First we had numbers, then we had colours, now we are featuring movies with name places in the title. Oh there are SO many to choose from--- in fact I almost considered doing a post just on 'M's'. Some are classics that hardly need pointing out, yet I will-well, because that's what I do. Others are a little more obscure but all are worth a look.
Casablanca--- previously featured in its own post, it bares mentioning again. This is one of my all time faves- it's right up there with Ben Hur (did you follow my recommendation and go see it's re-release on the big screen?). To my mind, this is one of the world's most perfect movies- love, honour, self sacrifice-all set against the backdrop of WW 2. Best writer, best director and best picture for 1942. You won't believe the famous lines that came out of this movie. Bogart, Claude Rains, and Ingrid Bergman at their very best. And don't forget Conrad Veidt.
In Bruges--- this should be a controversial one- love it or hate it, but I doubt you will be ambivalent towards it. This is just really hard to pigeonhole into any specific genre. But it you like bizarre and unexpected this is the movie for you. A close second in the bizarre and unexpected category would be the Coen's brothers Fargo. Except having said that, if you are a fan of the Coen brothers, you know to expect the unexpected.
Philadelphia-with Denzel Washington and Tom Hanks in one of his back-to-back Oscar winning roles. This is an award worthy performance -also a sad and occassionaly difficult movie to watch. Not to be confused with its' polar opposite 'The Philadelphia Story'. With Katherine Hepburn, Jimmy Stewart (Oscar winner for Best actor) and Cary Grant--- from 1940. Light-hearted and easy to watch.
L A Confidential- from 1997 with Kim Bassinger, Kevin Spacey, James Cromwell, Guy Pearce. This is the film that really brought Russell Crowe to North American audience's attention. Dark, brooding, moody, excellent plot- very 'film noir'.
Munich- I've seen this Spielberg offering twice and I am still not sure what I think of it. Depending on your age you may be unaware of the back story. The 'Munich Massacre' is the name for the real events that occurred during the 1972 Summer Olympics in Munich Germany, when members of the Israeli Olympic team were taken hostage and eventually killed by the Palestinian group Black September. By the end of the ordeal, the kidnappers had killed eleven of the athletes and coaches and a West German policeman. Five of the eight members of Black September were killed by police officers during a failed rescue attempt. The three surviving kidnappers were captured, but later released by West Germany following the hijacking by Black September of a Lufthansa airliner. That part is true. This movie is the story of the aftermath of these events, and the five men chosen to eliminate the ones responsible for that fateful day. Being as it was a highly secret black op it remains for the viewer to determine the degree of reality. But that is the case with most movies based on 'true events'.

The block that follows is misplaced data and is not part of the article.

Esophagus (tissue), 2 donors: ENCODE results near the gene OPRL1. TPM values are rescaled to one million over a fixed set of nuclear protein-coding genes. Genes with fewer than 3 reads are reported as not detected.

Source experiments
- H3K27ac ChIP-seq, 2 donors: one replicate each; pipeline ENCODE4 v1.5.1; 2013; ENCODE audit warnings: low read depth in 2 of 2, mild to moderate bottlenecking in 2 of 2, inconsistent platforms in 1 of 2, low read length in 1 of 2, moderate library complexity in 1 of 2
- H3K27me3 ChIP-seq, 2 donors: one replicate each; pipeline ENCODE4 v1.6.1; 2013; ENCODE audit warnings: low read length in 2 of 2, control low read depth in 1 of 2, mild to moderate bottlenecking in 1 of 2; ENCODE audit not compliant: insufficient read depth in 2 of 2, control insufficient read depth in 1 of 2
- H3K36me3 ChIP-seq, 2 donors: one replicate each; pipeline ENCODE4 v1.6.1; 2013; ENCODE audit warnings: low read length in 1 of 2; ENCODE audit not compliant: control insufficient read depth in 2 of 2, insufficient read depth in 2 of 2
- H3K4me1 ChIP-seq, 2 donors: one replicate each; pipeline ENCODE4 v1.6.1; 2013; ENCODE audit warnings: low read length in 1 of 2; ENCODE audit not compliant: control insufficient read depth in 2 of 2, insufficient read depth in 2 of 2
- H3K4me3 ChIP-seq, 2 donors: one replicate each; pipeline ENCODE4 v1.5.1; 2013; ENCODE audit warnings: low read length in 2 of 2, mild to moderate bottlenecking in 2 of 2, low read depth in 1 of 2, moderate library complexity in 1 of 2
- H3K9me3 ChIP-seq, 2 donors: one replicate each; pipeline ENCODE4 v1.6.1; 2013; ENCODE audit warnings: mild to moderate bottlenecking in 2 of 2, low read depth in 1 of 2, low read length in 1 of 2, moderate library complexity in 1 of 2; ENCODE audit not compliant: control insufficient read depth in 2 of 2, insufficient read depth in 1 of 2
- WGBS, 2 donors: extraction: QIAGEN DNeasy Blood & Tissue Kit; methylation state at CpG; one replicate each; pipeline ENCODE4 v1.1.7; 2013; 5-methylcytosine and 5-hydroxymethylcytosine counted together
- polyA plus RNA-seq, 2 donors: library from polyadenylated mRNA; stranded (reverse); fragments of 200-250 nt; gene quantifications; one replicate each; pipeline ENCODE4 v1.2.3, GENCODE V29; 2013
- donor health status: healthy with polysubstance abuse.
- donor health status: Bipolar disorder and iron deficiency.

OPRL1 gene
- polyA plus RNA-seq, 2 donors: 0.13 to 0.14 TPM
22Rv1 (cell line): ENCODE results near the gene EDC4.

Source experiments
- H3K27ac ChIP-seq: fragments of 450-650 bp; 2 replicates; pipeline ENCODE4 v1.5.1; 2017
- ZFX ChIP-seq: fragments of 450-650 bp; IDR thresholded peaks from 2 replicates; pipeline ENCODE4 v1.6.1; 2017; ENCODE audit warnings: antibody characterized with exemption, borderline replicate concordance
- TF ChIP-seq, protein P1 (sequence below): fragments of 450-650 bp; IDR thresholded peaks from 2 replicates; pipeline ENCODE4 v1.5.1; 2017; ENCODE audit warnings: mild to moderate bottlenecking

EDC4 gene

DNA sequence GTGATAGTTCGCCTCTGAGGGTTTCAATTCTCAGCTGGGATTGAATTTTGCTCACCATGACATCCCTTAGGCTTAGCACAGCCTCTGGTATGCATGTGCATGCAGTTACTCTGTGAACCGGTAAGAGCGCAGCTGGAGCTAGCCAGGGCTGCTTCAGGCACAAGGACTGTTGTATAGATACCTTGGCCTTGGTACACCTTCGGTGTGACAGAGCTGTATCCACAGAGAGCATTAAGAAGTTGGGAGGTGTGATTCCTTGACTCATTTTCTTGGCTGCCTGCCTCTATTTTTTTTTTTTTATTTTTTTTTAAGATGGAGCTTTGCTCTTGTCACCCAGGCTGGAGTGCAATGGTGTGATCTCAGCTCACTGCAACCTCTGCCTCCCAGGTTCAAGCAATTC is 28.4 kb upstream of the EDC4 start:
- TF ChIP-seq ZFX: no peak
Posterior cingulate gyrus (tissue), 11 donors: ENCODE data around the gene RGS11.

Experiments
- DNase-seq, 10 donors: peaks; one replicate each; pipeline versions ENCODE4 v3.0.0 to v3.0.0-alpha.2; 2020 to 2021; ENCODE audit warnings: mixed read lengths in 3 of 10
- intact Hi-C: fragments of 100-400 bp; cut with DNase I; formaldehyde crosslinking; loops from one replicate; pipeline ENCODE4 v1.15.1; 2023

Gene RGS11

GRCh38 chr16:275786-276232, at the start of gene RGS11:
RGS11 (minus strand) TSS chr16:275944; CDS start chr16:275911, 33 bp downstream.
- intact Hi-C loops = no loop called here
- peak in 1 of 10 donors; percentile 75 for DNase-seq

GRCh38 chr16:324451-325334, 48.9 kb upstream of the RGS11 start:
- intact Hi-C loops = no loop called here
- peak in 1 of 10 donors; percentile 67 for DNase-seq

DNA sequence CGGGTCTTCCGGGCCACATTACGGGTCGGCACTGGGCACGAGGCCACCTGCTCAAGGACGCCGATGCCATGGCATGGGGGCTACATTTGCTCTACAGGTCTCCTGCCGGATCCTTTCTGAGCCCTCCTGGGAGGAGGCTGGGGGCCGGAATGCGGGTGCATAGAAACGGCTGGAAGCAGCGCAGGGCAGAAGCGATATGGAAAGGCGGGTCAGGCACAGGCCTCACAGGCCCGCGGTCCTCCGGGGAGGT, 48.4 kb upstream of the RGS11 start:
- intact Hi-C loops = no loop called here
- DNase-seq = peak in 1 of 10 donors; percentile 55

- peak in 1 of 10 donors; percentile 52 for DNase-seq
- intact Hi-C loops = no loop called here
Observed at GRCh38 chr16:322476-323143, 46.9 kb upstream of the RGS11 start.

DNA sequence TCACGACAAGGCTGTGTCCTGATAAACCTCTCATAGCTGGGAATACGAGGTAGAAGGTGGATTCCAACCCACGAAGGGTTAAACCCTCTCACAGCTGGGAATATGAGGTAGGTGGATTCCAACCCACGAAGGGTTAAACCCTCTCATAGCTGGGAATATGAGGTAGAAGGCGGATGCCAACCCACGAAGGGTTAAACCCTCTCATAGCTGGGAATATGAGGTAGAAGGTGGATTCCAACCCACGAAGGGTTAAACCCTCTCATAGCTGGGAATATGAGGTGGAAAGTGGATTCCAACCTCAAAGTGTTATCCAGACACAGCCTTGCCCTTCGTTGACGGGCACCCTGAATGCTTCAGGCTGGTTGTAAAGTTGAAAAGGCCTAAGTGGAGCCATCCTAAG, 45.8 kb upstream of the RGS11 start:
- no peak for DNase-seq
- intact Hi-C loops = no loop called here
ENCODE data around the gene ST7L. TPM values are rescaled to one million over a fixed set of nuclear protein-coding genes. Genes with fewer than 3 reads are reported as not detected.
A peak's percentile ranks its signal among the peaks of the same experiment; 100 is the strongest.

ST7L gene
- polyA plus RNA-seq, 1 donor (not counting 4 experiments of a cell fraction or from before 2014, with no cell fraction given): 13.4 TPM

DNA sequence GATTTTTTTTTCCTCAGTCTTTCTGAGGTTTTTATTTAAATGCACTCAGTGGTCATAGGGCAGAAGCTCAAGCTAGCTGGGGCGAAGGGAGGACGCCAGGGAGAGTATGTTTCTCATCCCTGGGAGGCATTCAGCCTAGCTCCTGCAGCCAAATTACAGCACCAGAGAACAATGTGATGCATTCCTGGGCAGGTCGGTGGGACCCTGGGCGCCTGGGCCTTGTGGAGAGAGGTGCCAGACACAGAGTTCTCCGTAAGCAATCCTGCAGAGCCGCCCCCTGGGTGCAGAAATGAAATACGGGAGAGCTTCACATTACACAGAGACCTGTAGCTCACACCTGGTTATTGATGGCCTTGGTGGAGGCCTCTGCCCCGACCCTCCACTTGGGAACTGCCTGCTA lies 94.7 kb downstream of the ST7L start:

With the exception of Philadelphia Story, all these recommendations are dramatic offerings. So for something a little lighter in the location department try Brigadoon and An American in Paris---all you dance fans should enjoy these charmers with Gene Kelly dancing his feet off, wonderful music and lyrics by Lerner and Lowe, and Vincent Minelli's excellent directing.
(Nice map huh!)